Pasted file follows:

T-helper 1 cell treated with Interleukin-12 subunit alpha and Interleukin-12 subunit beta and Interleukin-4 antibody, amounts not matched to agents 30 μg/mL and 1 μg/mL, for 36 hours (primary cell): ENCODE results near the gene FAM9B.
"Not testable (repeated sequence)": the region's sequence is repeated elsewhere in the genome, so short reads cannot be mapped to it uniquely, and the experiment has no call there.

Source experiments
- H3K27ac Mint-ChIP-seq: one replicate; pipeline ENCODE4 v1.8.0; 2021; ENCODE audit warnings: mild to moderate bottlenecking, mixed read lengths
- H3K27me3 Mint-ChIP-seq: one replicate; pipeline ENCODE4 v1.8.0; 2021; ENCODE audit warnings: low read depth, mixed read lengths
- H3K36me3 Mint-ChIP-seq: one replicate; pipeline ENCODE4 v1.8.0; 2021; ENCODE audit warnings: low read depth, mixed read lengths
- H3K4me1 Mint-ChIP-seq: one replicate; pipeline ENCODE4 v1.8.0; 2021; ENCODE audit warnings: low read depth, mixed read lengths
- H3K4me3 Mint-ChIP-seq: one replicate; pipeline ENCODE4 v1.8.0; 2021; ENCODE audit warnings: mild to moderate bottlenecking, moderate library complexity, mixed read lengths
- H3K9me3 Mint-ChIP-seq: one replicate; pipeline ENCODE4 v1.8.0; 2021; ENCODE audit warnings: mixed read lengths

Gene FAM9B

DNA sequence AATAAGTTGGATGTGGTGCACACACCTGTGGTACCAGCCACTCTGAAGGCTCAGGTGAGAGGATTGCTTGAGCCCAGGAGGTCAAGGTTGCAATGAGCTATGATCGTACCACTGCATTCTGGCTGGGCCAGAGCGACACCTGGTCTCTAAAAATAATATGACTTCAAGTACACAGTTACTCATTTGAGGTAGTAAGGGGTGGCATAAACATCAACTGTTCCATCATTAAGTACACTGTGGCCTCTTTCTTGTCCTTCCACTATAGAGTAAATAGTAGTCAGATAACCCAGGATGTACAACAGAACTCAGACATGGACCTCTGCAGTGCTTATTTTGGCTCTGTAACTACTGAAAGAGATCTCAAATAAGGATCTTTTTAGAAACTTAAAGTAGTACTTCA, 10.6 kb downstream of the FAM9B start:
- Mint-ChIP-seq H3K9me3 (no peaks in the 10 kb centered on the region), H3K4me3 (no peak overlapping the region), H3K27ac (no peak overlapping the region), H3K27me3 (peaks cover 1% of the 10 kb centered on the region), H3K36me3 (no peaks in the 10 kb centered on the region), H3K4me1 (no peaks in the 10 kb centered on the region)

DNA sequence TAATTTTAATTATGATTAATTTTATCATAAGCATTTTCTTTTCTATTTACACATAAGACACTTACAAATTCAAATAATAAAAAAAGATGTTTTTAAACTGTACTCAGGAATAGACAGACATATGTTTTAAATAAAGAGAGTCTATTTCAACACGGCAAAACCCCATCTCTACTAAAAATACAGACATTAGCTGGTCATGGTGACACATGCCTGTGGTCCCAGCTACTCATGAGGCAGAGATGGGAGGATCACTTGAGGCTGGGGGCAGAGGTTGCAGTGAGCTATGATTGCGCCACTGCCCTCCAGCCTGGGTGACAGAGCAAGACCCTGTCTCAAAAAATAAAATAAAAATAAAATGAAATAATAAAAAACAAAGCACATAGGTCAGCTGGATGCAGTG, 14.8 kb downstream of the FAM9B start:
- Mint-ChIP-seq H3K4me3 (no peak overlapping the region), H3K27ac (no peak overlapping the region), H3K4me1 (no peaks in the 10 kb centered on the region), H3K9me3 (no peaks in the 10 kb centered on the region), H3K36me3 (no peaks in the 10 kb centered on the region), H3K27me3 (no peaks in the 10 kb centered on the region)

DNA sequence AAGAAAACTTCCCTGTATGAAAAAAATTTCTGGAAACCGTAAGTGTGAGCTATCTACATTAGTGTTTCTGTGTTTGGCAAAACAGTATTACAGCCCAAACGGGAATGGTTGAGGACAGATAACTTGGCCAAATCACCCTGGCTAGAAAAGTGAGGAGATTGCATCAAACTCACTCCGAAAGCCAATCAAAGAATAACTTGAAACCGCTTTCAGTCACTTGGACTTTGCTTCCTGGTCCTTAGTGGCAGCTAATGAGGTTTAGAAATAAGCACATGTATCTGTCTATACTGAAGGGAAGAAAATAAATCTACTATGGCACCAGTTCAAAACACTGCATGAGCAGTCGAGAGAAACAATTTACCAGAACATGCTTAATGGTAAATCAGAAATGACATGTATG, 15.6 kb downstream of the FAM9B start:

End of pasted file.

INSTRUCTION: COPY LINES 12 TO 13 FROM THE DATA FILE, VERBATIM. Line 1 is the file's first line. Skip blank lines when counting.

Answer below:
- Mint-ChIP-seq H3K9me3 (no peaks in the 10 kb centered on the region), H3K4me3 (no peak overlapping the region), H3K27ac (no peak overlapping the region), H3K27me3 (peaks cover 1% of the 10 kb centered on the region), H3K36me3 (no peaks in the 10 kb centered on the region), H3K4me1 (no peaks in the 10 kb centered on the region)

DNA sequence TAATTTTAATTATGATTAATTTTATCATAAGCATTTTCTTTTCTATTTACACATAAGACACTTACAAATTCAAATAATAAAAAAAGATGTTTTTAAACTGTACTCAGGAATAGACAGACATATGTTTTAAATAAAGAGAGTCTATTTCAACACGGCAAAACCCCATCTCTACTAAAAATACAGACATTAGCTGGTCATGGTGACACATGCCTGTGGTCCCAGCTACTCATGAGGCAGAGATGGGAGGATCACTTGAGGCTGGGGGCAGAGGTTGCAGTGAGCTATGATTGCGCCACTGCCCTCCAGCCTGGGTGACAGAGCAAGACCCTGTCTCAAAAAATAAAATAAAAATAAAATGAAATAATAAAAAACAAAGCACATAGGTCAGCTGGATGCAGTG, 14.8 kb downstream of the FAM9B start: